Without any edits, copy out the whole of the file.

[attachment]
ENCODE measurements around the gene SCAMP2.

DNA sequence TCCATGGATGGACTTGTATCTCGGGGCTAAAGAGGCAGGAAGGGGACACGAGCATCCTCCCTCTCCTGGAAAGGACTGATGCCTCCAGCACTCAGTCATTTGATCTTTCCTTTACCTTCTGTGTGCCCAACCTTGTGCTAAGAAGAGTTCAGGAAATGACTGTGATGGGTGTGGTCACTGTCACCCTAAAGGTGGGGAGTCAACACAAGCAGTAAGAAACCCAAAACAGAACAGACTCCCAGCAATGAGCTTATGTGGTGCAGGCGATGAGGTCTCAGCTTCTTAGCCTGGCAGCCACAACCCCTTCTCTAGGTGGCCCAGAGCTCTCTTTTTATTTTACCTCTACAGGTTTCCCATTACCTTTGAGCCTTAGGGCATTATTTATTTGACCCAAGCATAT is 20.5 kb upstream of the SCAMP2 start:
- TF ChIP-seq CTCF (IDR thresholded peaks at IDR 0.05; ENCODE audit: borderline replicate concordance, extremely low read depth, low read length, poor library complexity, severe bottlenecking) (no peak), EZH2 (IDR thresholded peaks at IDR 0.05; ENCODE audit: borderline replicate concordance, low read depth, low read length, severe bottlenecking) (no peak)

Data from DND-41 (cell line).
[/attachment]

ENCODE measurements around the gene SCAMP2.

DNA sequence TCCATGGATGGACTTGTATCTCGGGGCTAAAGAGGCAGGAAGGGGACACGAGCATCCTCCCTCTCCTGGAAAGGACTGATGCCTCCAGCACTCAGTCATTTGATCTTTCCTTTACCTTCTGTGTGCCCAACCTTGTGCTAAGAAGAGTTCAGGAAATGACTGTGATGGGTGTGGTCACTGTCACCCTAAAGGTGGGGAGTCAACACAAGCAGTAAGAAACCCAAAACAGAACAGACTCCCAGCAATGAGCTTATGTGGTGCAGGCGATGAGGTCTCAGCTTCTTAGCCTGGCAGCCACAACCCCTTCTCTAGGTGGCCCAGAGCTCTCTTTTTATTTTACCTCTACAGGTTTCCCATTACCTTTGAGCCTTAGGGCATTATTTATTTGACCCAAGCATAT is 20.5 kb upstream of the SCAMP2 start:
- TF ChIP-seq CTCF (IDR thresholded peaks at IDR 0.05; ENCODE audit: borderline replicate concordance, extremely low read depth, low read length, poor library complexity, severe bottlenecking) (no peak), EZH2 (IDR thresholded peaks at IDR 0.05; ENCODE audit: borderline replicate concordance, low read depth, low read length, severe bottlenecking) (no peak)

Data from DND-41 (cell line).